- noting a plant in which reproductive structures fail to develop.
- bearing no stamens or pistils.
Origin of sterile
Synonyms for sterile
Antonyms for sterile
Examples from the Web for sterile
Contemporary Examples of sterile
In reality,” Francis said, “theatrical severity and sterile pessimism are often symptoms of fear and insecurity.Pope Francis Denounces the Vatican Elite’s 'Spiritual Alzheimer’s'
Barbie Latza Nadeau
December 23, 2014
Koenig has not been a sterile, objective narrator; she has openly voiced her biases, concerns, and gut feelings all along.Adnan Killed Her! No, Jay Did It! Serial’s Uncertain, True-to-Reality End
December 18, 2014
“Nonsterile gloves and sterile obstetric and surgical gloves were depleted or absent in all four counties,” the report reads.$10,000 a Month for Ebola Fighters
October 7, 2014
Though she portrays the Gulf Coast city as sterile, she also writes about it as a kind of haven.Tove Jansson, Queen of the Moomins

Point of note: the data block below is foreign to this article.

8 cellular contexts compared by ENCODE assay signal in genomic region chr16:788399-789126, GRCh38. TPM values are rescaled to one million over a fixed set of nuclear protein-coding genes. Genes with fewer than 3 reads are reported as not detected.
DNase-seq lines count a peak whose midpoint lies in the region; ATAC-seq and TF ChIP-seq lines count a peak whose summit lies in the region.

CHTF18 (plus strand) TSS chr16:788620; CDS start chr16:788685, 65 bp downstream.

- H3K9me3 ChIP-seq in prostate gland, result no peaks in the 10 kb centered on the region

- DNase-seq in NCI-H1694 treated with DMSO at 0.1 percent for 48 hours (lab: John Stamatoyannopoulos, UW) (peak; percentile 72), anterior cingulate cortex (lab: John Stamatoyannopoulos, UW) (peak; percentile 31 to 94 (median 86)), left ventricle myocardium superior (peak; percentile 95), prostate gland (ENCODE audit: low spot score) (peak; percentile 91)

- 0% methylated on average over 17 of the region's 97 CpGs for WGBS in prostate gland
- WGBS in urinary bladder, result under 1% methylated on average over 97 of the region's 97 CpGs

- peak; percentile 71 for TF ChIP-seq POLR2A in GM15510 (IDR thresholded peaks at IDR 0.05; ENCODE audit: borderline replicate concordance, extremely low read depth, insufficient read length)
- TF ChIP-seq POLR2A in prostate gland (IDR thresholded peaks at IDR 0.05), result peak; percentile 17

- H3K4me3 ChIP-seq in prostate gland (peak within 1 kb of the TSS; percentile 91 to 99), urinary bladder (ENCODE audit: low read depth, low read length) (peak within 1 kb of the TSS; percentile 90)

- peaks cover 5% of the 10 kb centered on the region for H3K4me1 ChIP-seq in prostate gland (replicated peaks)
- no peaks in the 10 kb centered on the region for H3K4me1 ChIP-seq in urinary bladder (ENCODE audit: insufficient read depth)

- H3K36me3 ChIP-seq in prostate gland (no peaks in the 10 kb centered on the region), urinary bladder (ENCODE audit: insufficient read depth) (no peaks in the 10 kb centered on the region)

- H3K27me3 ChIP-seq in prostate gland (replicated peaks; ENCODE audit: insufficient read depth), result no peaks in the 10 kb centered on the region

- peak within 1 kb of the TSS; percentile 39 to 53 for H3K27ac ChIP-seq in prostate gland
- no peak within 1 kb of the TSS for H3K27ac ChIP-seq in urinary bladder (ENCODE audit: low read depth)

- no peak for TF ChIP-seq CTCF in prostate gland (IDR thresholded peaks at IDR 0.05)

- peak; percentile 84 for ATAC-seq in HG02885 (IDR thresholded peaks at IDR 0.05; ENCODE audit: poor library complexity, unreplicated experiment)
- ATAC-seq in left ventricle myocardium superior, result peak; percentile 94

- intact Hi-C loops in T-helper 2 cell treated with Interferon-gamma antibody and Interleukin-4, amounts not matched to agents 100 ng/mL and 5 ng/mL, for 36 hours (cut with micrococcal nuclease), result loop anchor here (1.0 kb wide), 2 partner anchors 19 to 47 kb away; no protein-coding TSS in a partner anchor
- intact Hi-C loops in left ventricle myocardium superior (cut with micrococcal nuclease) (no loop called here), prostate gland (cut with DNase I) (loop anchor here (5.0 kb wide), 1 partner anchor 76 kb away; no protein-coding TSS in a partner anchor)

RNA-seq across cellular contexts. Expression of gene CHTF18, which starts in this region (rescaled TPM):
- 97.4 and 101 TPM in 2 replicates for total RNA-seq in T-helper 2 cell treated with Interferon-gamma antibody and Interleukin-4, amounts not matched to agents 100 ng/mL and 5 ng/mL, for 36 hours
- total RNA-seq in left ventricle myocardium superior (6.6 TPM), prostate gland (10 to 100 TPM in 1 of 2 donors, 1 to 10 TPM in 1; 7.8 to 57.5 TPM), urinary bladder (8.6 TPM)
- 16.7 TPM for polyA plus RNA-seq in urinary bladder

August 9, 2014
This collection is modern but not sterile, blending feminine and masculine silhouettes.New Kids on the Fashion Block: Timo Weiland, Wes Gordon, and Rosie Assoulin
February 13, 2014
Historical Examples of sterile
It occasionally happens that the gills are sterile and remain white.The Mushroom, Edible and Otherwise
M. E. Hard
My hands were shaking as I took a sterile slide and pricked my finger.Competition
But a volcanic eruption is sterile, the ruin of the fertile ground.Under Western Eyes
His blood flows through him, a muddy stream of sterile water.Common Science
Carleton W. Washburne
In a few cases a sterile variety is described as the male and a fertile as the female.The Legacy of Greece
Word Origin for sterile
early 15c., "barren" (implied in sterility), from Middle French stérile "not producing fruit," from Latin sterilis "barren, unproductive," from PIE *ster- "sterile, barren" originally "stiff, rigid" (cf. Greek steresthai "be deprived of," steira "sterile," stereos "firm, solid, stiff, hard;" Sanskrit starih "a barren cow;" Old Church Slavonic sterica "a barren cow;" Gothic stairo "barren;" Old Norse stirtla "a barren cow"). See torpor. Originally in English with reference to soil; of females, from 1530s. The sense of "sterilized" is first recorded 1877.